Friday, July 26, 2013

5 Things New College Grads Should Know About Money and Credit


Let’s start with five things every new college graduate should know about money and credit. We will end with a few words of advice for new grads facing an uncertain economic future.

  1. Everyday, more and more employers are now looking at credit reports as a condition of employment. If you are responsible with your personal credit, you will likely be a responsible employee. Manage your credit well and enjoy the low rates and easy availability of money good credit management brings. You will want this when you buy a car or a new home.

  1. Review your credit report annually! Reviewing your report annually for free at can keep you abreast of your personal credit situation and help you spot Identity Theft.

  1. Paying Bills: Very simple, your utilities need to be paid on time just like your credit card bills. Sure, you can let your light or water bill float for a couple of months and paying them 30 or 60 days late won’t count against you. As a matter of fact, you have 89 days to make your payment and have your account reinstated. However, if you wait to that 90th day, you are now delinquent. Your water, light, or phone bill amount will now be placed in collection and exist as a negative item on your credit report for seven years whether you pay it or not. (Paid collections remain on our credit reports for the balance of the seven years after payment as a reminder to others that you were irresponsible once or twice or repeatedly depending on how many collections one has.)

  1. Social Security: Social Security will exist in a very different format for these Gen Y students. They need to be self dependent and plan for their retirement early. No one will do it for them. In my workshops, I often ask who wants to retire with a million dollars in their retirement account. Of course, multiple hands go up. The point: When your employer offers you a 401k, pension, or any other type of “qualified” retirement plan, simply say “YES!” Start contributing to the retirement account. Put in at least 6%. You won’t miss it, you will save a few dollars on your taxes, and you will be pleasantly surprised when you get your retirement account statements and see it growing. This is especially gratifying if your employer matches your contribution or provides pension plan contributions from profit sharing.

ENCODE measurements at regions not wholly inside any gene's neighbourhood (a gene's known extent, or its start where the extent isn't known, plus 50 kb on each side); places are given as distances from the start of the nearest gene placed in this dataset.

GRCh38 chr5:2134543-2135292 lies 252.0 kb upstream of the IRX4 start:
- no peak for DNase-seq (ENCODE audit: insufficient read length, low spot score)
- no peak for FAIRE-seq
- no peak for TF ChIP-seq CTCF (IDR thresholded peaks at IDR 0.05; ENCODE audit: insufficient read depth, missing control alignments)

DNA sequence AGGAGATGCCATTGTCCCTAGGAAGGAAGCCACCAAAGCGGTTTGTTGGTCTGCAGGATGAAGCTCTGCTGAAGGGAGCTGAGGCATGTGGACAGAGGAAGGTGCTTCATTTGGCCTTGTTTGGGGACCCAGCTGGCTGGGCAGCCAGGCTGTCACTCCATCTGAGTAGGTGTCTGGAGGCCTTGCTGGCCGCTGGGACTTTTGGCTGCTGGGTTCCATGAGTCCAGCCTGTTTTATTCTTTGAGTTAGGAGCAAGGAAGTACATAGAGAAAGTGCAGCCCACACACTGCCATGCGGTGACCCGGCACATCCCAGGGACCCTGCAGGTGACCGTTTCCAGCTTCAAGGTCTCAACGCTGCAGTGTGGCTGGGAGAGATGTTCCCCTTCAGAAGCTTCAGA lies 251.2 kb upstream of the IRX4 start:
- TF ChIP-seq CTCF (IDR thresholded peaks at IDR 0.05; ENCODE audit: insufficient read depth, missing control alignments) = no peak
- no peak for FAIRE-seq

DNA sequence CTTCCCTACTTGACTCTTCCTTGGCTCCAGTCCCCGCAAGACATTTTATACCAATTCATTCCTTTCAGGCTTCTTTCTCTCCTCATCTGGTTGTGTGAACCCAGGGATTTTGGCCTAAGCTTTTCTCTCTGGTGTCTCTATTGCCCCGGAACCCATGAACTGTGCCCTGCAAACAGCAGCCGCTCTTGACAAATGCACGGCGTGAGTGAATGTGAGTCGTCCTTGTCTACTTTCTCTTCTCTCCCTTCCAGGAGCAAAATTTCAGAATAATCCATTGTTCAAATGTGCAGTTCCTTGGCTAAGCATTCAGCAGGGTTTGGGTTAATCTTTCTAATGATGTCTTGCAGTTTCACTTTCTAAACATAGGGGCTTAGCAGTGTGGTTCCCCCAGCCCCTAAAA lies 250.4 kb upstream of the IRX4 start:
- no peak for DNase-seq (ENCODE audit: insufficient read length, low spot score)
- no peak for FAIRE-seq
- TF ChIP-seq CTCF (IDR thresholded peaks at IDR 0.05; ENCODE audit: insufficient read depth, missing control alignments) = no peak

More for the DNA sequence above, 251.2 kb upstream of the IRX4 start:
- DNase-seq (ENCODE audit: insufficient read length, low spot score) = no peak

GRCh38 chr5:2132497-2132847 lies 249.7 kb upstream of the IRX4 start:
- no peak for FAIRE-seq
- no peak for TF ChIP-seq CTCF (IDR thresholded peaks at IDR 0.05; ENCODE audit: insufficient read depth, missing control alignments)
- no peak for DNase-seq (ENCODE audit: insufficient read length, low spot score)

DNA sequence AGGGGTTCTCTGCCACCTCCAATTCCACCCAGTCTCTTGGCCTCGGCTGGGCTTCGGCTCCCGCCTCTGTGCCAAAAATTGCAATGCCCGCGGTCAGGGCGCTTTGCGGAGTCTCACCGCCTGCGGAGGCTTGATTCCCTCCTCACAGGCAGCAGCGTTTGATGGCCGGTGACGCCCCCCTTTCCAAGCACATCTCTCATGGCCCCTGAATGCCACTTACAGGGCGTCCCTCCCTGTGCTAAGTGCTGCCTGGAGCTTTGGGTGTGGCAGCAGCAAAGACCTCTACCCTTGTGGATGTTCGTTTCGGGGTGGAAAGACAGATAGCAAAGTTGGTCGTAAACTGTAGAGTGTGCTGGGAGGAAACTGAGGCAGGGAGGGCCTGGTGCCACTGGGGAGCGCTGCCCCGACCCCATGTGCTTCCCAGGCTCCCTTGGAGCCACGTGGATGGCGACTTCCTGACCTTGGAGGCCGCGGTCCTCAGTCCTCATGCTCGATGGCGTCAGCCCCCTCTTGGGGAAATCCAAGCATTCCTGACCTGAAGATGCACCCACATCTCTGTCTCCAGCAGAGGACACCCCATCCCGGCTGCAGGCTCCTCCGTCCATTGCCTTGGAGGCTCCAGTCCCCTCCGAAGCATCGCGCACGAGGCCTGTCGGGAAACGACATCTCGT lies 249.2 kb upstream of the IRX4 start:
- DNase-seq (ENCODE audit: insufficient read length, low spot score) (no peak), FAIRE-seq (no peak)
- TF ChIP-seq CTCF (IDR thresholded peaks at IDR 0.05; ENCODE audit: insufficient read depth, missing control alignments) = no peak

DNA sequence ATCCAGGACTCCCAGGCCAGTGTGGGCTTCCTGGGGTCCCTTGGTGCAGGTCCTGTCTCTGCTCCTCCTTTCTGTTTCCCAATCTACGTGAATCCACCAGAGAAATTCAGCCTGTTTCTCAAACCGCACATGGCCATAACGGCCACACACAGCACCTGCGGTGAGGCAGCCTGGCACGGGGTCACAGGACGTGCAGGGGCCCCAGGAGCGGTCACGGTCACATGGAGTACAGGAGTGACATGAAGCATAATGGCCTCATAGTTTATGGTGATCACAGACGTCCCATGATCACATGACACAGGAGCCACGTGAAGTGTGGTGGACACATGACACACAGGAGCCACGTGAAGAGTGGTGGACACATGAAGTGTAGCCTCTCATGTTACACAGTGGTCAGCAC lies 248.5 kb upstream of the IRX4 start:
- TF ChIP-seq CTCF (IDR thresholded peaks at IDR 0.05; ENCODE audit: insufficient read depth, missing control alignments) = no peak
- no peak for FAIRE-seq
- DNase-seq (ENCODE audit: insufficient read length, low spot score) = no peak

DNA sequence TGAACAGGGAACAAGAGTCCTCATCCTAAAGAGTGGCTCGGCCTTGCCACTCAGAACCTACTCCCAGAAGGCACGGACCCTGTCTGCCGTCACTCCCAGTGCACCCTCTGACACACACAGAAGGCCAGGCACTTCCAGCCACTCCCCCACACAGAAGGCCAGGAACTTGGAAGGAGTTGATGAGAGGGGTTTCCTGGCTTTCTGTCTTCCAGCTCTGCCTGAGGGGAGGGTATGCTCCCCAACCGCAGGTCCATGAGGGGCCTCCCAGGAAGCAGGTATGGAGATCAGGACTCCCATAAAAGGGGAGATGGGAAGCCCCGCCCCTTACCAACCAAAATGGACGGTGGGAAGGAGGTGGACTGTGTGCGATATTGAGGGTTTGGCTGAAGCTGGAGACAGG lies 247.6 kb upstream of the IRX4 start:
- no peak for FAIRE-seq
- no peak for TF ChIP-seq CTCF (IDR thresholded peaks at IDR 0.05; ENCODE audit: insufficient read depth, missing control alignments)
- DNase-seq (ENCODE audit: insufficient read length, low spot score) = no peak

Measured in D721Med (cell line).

1. Social Media: Restrict your personal information that is shared over the internet. Too many young adults share too much as it is and do not take proper advantage of privacy controls in websites like Facebook. If you don’t want your next potential employer to see your spring break photos of drunken debauchery in Palm Springs or Palm Beach, tighten up your privacy controls, Dude!

I think following these five ideas can save you from living in your Mom’s basement forever.

In my work with recent college students and grads, one of their greatest fears is that they will never own a house. Recent grads are facing a difficult time in some areas with the homes they may want to buy being priced out of site for them due to the current demand. Don’t worry. The average age of a first time homebuyer is 30 years old. Most people I know did not buy a home until they were well into their 30’s. There is no rush to buy a home despite the increases in overall prices. You have time to save your money. You have time to evaluate where you want to live and whether a house or condo would be best for you. You have time to gauge the economy and pick your best time to buy.

I have noticed it and it has been expressed to me by some students, the financial markets are too volatile. Why would they want to put their money into the stock market? They fear the return of the great recession. When I was 21 in 1981 there was a recession on and it was pretty serious. Interest prime rates had risen over 20%. No one could get a decent interest rate to buy a home. Unemployment was 8% and rose to 10% over the next two years. In the early 80’s, we had many of the same fears today’s grads suffer.

What happened? Eventually, markets went into recovery. Unemployment was under 6% by 1988. The stock market doubled, tripled, and eventually grew to 14 times its size by the present day. This didn’t happen in a nice even fashion. It took a market crash in 1988 (22% drop in the Dow in just one day!) and three recessions in 1992, 2000, and 2008 to get here. Financial markets are cyclic and, historically, have always recovered and surpassed previous high water marks. 

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